Brazilian Industrial Policy in the 21st Century: Achievements, Challenges and Shortcomings

Ben Schneider
Session Organizers:
Yuri Kasahara and Antonio Botelho
Thursday, 2 July 2015: 8:30 AM-10:00 AM
CLM.B.05 (Clement House)
In the last decade, an industrial policy debate has been relaunched in Brazil with the adoption of several measures aimed to stimulate investment and innovation by domestic companies in both traditional and new sectors. This revival, however, has been lately characterized by a renewed “developmental” perspective with the predominance of protectionist measures that impose local content requirements in different sectors, preference for domestic suppliers in government procurement, and give fiscal and credit incentives for companies that prove to produce in the country. This inward policy orientation has targeted an increase in the domestic generation of jobs and meeting internal demand for products and services, breaking with the dominant export-oriented industrial policy of the 1990s. A seemingly main factor behind this shift has been, the consolidation of China as an industrial superpower, outcompeting most middle-income industrialized countries, such as Brazil. 

The goal of this session is to discuss the achievements and limitations of the current wave of industrial policy in Brazil and the papers on it deal with many interrelated questions. How policy-makers have been dealing with sector idiosyncrasies when developing and implementing incentives? To what extent current initiatives differ from the past ISI measures? Are these measures successful in creating competitive Brazilian companies or repeat a strategy of attracting MNCs to produce in the country? To what extent the current industrial policy has been successful in stimulating the creation of new sectors, particularly ones related to the “green” economy? As an effort to answer these questions, the papers in this session will contribute to a deeper understanding of the achievements and limitations of an important emerging economy as Brazil in carving an alternative path to industrial development in a highly competitive global economy.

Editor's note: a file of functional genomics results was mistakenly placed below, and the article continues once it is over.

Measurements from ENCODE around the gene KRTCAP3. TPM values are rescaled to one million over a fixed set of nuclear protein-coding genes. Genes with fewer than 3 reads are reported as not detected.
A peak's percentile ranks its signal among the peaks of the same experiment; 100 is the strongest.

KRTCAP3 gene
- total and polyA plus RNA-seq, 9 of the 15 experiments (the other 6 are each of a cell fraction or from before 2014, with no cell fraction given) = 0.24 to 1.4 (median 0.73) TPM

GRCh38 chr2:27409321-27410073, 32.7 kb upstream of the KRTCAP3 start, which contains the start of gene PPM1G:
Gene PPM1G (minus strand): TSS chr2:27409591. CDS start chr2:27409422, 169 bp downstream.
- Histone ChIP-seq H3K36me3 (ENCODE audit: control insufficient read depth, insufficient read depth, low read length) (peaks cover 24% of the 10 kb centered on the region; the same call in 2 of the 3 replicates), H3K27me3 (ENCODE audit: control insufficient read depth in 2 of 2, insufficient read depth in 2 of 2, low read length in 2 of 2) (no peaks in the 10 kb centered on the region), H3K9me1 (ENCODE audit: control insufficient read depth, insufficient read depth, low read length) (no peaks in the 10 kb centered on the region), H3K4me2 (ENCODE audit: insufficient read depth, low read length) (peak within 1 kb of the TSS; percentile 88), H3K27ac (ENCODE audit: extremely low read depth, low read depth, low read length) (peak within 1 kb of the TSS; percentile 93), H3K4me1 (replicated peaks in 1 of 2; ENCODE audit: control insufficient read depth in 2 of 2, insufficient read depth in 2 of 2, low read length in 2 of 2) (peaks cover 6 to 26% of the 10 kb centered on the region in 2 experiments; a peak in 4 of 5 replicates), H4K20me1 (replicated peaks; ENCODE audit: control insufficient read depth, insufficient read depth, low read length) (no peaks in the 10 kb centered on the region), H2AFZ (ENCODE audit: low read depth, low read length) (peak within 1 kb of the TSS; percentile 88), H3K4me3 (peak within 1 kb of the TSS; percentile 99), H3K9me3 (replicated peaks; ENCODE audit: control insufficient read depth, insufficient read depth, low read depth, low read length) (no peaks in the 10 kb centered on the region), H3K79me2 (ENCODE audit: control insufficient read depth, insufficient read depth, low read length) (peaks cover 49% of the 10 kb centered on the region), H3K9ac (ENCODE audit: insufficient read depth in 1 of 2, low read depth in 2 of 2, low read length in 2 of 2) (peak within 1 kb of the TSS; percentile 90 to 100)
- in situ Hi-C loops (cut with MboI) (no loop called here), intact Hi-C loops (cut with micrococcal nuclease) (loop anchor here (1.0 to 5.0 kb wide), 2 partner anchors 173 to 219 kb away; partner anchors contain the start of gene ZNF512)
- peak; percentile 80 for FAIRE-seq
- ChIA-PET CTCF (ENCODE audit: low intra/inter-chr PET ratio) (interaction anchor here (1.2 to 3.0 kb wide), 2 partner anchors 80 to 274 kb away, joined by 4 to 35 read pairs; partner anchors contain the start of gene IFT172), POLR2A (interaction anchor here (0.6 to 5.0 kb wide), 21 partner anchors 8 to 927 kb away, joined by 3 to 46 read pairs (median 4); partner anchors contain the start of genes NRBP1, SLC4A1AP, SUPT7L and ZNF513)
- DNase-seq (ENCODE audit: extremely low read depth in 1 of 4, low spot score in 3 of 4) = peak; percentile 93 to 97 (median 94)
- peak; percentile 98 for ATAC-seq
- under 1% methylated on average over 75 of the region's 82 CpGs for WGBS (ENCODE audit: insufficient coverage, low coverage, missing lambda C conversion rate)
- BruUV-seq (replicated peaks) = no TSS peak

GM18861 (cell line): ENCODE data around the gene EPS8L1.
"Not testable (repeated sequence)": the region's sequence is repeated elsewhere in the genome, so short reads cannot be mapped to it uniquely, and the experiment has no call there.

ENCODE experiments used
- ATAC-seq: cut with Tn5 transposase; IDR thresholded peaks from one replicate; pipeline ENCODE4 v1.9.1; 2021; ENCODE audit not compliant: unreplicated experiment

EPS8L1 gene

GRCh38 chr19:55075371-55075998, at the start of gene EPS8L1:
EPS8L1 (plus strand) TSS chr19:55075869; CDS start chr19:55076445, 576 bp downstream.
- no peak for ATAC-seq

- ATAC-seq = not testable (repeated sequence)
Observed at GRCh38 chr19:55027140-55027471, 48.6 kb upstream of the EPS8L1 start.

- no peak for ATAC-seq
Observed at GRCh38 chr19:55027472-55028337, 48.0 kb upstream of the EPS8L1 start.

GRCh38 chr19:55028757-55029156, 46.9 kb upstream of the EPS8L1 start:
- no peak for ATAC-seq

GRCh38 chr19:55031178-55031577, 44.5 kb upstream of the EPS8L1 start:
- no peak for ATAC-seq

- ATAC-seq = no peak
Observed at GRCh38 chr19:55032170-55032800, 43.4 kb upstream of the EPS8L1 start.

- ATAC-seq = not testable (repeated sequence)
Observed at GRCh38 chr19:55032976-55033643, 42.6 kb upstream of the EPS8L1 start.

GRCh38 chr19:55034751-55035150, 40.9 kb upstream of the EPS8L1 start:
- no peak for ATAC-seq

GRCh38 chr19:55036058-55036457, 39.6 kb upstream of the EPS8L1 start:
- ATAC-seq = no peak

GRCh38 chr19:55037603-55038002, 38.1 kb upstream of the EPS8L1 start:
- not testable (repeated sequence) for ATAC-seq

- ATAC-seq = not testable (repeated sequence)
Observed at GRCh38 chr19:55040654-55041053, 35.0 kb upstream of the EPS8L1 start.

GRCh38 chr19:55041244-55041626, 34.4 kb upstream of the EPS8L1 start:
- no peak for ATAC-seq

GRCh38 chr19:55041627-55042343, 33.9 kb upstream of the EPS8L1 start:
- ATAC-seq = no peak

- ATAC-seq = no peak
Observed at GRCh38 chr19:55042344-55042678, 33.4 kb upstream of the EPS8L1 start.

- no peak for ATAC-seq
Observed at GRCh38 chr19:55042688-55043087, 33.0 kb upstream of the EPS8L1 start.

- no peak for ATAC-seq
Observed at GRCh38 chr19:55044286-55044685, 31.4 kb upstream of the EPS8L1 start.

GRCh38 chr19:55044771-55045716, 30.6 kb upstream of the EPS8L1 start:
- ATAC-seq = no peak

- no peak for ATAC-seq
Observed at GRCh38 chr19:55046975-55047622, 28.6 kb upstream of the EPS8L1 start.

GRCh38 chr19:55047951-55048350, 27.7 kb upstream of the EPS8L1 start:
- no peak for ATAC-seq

Policy-Entrepreneurship or Policy-Opportunism? the Diffusion of Local Content Requirements in Brazilian Industrial Policy
Yuri Kasahara, Norwegian Institute for Urban and Regional Research; Antonio Botelho, Iuperj / UCAM
Brazilianization with Foreign Ownership: Oil Nationalism or New Policy?
Helge Ryggvik, Centre for Technology, Innovation, and Culture - University of Oslo